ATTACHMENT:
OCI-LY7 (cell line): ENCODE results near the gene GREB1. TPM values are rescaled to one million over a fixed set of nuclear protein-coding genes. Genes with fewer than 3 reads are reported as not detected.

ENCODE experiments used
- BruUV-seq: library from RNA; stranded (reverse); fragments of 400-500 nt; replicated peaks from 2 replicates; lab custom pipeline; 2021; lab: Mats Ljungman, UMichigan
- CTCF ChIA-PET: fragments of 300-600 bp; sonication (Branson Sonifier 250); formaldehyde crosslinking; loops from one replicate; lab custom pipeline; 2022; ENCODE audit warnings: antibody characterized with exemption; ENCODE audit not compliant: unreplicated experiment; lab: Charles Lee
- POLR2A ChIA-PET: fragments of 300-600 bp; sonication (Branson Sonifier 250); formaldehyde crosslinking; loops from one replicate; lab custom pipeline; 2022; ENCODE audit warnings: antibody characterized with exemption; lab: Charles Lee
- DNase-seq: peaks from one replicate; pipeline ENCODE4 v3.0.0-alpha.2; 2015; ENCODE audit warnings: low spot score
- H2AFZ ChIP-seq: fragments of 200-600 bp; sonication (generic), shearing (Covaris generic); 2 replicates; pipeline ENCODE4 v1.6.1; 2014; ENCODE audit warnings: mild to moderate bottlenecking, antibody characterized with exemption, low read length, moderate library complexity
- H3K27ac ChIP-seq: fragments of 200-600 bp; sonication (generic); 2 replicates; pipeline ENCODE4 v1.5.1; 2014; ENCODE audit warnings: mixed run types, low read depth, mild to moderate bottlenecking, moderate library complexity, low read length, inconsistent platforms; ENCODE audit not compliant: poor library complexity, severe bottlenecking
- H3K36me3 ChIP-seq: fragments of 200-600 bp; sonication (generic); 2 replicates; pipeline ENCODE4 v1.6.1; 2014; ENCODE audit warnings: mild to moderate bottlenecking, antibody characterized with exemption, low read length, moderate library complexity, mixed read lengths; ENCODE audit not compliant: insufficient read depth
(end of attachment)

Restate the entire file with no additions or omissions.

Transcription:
OCI-LY7 (cell line): ENCODE results near the gene GREB1. TPM values are rescaled to one million over a fixed set of nuclear protein-coding genes. Genes with fewer than 3 reads are reported as not detected.

ENCODE experiments used
- BruUV-seq: library from RNA; stranded (reverse); fragments of 400-500 nt; replicated peaks from 2 replicates; lab custom pipeline; 2021; lab: Mats Ljungman, UMichigan
- CTCF ChIA-PET: fragments of 300-600 bp; sonication (Branson Sonifier 250); formaldehyde crosslinking; loops from one replicate; lab custom pipeline; 2022; ENCODE audit warnings: antibody characterized with exemption; ENCODE audit not compliant: unreplicated experiment; lab: Charles Lee
- POLR2A ChIA-PET: fragments of 300-600 bp; sonication (Branson Sonifier 250); formaldehyde crosslinking; loops from one replicate; lab custom pipeline; 2022; ENCODE audit warnings: antibody characterized with exemption; lab: Charles Lee
- DNase-seq: peaks from one replicate; pipeline ENCODE4 v3.0.0-alpha.2; 2015; ENCODE audit warnings: low spot score
- H2AFZ ChIP-seq: fragments of 200-600 bp; sonication (generic), shearing (Covaris generic); 2 replicates; pipeline ENCODE4 v1.6.1; 2014; ENCODE audit warnings: mild to moderate bottlenecking, antibody characterized with exemption, low read length, moderate library complexity
- H3K27ac ChIP-seq: fragments of 200-600 bp; sonication (generic); 2 replicates; pipeline ENCODE4 v1.5.1; 2014; ENCODE audit warnings: mixed run types, low read depth, mild to moderate bottlenecking, moderate library complexity, low read length, inconsistent platforms; ENCODE audit not compliant: poor library complexity, severe bottlenecking
- H3K36me3 ChIP-seq: fragments of 200-600 bp; sonication (generic); 2 replicates; pipeline ENCODE4 v1.6.1; 2014; ENCODE audit warnings: mild to moderate bottlenecking, antibody characterized with exemption, low read length, moderate library complexity, mixed read lengths; ENCODE audit not compliant: insufficient read depth